One of the towers of the castle.

The temperatures in the handouts that contained the recipes were erroneous. That is, either the centigrade temperatures were wrong or the Fahrenheit temperatures were wrong. Whoever wrote it did not use the correct formula (F = 1.8 x C + 32) to translate them.

Cooking demo: Maria and Ruth Mazur.

Supper, which basically consisted of the same food shown in the cooking demonstration, was served in an adjoining room. There were also some thinly sliced vegetables – zucchini and fennel. The food was, as expected, extremely good. The best course, in my opinion, was the cannelloni.

I was not able to remember too much about the conversation at the supper table. Sue sat at the same table that I did, but the Corcorans were at another table. Someone at our table made the mistake of saying something that I interpreted as opening the door for me to tell my joke about Charlie Smith of Eureka Springs, KS. Here is how it went.

Cooking demo: Bob and Carmella.

A guy strolled into a tavern in New York City. He went up to the bar and took a stool next to a stranger. Being an outgoing sort, he extended his hand and said, “Hi, I’m Bill Johnson. Glad to meet you.“”

The other man was just as friendly. He replied, “I’m glad to know you, Bill. Of course you know who I am.”

Bill responded, “How would I know who you are?”

The answer was, “Well, everyone knows who I am; I’m Charlie Smith of Eureka Springs, KS.”

Bill said, “Well, what do you mean? Surely not everyone knows who you are?”

Charlie said, “Of course, they do. Just ask anyone.”

“All right,” Bill smirked. “I’ll bet you $10 that I can find someone who doesn’t know you.”

Charlie said, “Put your money away. That’s not a fair bet.”

Bill said, “So you agree that not everyone knows you?”

“No. Of course not. It’s just that everyone knows Charlie Smith of Eureka Springs, KS, and everybody knows that everyone knows me.”

Bill slammed the Hamilton on the bar and said, “Put up or shut up.”

Charlie grinned slightly, fished two fives out of his wallet, and gently lay them next to Bill’s ten-spot.

Bill went outside of the bar and walked a couple of blocks until he found a homeless person crouched on the street with a sign that asked for money for his kids. He told the poor guy that he would give him $5 if he would follow him back to the bar. The homeless man was more than willing. They walked back to the bar and went through the door together. No sooner had the homeless man’s eyes adjusted to the dim lighting than he rushed up and threw his arms around Charlie and shouted, “Charlie Smith of Eureka Springs, KS! What are you doing in these parts?” It turned out that the two had gone to high school together back in Kansas and hadn’t seen each other in over forty years.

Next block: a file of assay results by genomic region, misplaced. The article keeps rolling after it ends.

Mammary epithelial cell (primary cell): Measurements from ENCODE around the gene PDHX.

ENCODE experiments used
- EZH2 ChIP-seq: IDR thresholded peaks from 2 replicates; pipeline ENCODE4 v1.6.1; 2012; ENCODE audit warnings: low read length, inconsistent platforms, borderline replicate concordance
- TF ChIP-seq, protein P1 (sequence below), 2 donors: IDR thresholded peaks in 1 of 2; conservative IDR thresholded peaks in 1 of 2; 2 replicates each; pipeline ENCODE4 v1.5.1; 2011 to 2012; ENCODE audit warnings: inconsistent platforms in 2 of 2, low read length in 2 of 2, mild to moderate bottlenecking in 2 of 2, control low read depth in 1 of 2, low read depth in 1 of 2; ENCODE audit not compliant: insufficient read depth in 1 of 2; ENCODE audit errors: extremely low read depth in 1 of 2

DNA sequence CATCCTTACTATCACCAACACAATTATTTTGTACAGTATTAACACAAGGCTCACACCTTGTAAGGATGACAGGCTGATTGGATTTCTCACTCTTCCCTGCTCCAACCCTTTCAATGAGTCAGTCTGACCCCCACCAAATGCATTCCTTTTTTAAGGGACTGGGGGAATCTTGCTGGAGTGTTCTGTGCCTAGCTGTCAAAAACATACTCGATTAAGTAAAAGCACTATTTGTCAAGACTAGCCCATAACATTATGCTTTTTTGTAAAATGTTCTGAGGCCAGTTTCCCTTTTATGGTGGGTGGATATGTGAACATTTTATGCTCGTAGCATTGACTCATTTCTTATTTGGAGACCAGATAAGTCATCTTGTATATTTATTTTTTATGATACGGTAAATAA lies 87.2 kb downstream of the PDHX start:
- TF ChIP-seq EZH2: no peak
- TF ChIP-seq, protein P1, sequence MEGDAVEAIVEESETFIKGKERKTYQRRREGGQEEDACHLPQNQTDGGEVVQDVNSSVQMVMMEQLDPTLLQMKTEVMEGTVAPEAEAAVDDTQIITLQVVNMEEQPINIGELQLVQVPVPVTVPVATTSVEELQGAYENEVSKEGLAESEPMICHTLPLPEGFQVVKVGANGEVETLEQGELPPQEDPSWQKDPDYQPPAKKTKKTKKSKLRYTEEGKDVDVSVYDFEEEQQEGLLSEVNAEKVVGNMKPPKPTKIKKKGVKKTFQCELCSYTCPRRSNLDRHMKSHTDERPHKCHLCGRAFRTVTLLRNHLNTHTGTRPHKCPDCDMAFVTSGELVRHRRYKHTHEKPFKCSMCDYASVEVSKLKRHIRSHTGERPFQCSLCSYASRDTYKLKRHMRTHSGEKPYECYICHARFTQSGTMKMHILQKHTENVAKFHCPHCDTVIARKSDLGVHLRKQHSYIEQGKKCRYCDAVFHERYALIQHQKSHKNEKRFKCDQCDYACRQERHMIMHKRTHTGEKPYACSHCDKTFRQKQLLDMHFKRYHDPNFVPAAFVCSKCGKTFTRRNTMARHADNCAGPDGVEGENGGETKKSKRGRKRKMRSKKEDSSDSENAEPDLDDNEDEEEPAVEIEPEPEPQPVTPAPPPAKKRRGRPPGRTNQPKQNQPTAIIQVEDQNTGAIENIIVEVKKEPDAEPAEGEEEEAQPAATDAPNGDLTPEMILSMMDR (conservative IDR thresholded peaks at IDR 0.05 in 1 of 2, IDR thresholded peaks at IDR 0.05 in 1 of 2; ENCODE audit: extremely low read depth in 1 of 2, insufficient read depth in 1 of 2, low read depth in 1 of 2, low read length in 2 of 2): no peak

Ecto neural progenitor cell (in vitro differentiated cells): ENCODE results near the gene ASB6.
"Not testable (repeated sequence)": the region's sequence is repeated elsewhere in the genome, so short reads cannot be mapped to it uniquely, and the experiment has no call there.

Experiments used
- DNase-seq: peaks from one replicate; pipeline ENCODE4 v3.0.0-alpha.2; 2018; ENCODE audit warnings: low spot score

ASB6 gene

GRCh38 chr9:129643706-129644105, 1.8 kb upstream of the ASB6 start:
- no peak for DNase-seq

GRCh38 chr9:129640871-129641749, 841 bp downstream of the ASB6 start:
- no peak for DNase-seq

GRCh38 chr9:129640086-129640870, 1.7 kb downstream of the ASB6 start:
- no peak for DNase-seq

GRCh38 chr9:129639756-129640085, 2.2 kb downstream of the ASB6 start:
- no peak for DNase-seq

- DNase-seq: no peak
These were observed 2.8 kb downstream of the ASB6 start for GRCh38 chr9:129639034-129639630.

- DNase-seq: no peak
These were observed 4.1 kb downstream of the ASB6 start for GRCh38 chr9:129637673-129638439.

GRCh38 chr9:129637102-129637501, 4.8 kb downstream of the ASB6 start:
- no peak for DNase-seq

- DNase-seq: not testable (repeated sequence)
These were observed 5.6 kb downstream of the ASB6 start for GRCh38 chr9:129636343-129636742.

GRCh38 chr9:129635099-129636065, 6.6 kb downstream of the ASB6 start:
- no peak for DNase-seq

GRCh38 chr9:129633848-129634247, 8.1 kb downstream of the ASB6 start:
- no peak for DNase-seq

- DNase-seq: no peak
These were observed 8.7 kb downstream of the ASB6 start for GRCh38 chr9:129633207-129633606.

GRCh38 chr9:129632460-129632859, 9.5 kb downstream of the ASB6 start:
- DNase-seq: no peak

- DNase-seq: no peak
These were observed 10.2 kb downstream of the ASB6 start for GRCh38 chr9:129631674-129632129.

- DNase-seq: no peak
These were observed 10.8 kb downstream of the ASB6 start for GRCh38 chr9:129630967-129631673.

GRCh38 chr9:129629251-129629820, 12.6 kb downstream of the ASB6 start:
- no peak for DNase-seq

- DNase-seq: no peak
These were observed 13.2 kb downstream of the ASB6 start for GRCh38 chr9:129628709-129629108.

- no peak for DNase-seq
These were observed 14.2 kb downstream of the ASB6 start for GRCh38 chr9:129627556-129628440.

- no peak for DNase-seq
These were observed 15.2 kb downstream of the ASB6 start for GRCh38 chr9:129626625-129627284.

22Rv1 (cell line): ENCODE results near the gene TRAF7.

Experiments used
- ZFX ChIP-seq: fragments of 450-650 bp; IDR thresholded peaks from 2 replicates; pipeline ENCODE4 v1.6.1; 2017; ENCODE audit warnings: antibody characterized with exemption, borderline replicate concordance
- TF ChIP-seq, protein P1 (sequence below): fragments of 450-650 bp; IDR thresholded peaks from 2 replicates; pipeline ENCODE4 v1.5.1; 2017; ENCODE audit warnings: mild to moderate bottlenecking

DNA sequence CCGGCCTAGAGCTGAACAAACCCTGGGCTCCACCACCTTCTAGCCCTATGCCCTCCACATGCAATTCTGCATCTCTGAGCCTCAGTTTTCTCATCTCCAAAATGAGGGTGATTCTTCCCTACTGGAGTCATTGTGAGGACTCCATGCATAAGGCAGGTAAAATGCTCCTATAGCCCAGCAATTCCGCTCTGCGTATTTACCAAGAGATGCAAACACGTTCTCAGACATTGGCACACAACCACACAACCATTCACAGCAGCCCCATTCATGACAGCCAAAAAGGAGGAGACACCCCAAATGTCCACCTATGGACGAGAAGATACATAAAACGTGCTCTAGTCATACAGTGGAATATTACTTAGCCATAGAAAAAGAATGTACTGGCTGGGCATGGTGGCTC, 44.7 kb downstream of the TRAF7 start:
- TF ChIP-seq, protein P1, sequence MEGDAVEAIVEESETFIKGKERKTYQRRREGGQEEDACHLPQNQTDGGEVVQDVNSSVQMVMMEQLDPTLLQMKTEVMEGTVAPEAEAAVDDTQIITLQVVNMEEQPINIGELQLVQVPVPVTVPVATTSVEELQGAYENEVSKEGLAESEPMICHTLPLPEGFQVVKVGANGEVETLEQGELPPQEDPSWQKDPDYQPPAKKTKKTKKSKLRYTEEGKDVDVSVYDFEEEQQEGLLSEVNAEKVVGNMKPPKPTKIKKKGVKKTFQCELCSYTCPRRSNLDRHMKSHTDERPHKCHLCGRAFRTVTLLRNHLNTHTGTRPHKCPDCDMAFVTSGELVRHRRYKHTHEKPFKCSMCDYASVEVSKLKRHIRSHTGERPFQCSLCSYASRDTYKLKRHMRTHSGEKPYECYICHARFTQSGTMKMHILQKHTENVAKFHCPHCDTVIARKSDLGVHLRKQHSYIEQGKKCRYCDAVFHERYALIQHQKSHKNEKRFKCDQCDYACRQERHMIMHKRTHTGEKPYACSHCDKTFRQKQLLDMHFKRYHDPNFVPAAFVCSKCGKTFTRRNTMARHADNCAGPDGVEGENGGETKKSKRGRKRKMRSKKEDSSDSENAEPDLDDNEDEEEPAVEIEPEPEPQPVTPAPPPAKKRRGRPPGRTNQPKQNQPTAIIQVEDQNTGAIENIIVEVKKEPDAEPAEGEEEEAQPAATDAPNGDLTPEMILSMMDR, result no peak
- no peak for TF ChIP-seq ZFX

Charlie retrieved his two fives but left Bill’s ten on the counter.

“OK,” Bill said, as exasperation and anger turned his complexion to beet red. “You won that one. But you said that everyone knows you. I bet you $100 that Mayor Michael Bloomberg has no idea who you are. Furthermore, I just happen to have his private cell phone number. I have talked to him many times, and he has never mentioned your name.” He took out five singles, a $5 bill, two 20’s, and a 50 and set them next to the ten.

“It doesn’t surprise me,” said Charlie. “That investigative work that I did for Mike back in the 80’s was highly confidential. But he knows me, all right. Put your money away.”

“Is it a bet, or are you a dirty rotten liar?”

Charlie could only come up with $32 in his wallet, but the bartender had no trouble getting the other $68 from some of the regulars.

Bill dialed the number on his own cell phone and after a few minutes he managed to get hizzoner on the line. “Mayor Mike, this is Bill Johnson. I hate to bother you, but it will just take a minute. I’ve got someone here who says that you know him.”

Bill positioned the phone so that both he and Charlie could talk and listen. All Charlie said was, “How’s it goin’?”

Immediately Bloomberg responded enthusiastically, “Charlie Smith of Eureka Springs, KS, is that you? We’ve been trying to get hold of your office for the last two weeks. Are you in town? Can we meet, at least for lunch?”

Bill hit the off button on the phone before Charlie could even answer. All of the regulars rushed up to collect their winnings off of the bar.

Bill was not finished. “All right, I’ve had enough.“” He took out his checkbook and wrote out a check to cash for $25,000. Then he said, “Here’s the deal. I am calling Alitalia. Two tickets to Rome on me. I’ve got $25,000 in my investment account that says that the pope doesn’t know Charlie Smith of Eureka Springs, KS, from Adam.”

At this point Charlie was starting to get annoyed. He said in a low tone of voice. “OK. It’s your funeral.”

They flew to Fiumicino. Charlie said that he would set it up with Pope Benedict, whom he claimed to know from his days in the Hitler Youth as Joey the Rat, to appear with him at the window of his apartment for his weekly Wednesday blessing. After making sure that the guarantee of the $25,000 was in place, Bill agreed to the terms. He took his place in St. Peter’s square (which is, of course, closer to round than square) the next Wednesday with the pilgrims and the pious ladies assembled there to receive the pope’s benediction.

Eventually the pope came out, and he was alone. However, the big grin on Bill’s face quickly disappeared when the pontiff reached behind him and pulled Charlie from behind the curtain to join him on the balcony. The two put their arms around one another and waved to the crowd with their free arms.

Bill, who knew only a smidgeon of Italian, turned to the little old lady next to him, and asked, “L’ha visto Lei?” That is, “Did you see that?”

Chi è questo tipo?

Sì. Era meraviglioso. Ma chi è il tipo che abbraccia Charlie?” (“But who is the guy with his arm around Charlie?”)

I stumbled in my delivery a few times, but at least it went over better than the impromptu duck joke two years ago.

The main thing that I learned this evening was that Tuscan bread is unsalted. Tom opined that this also made it tasteless.

Tom and Patti stayed around for coffee. I left with the first group of cars. Sue, who was right in back of me, somehow got left behind. I was nearly asleep when she came into the room.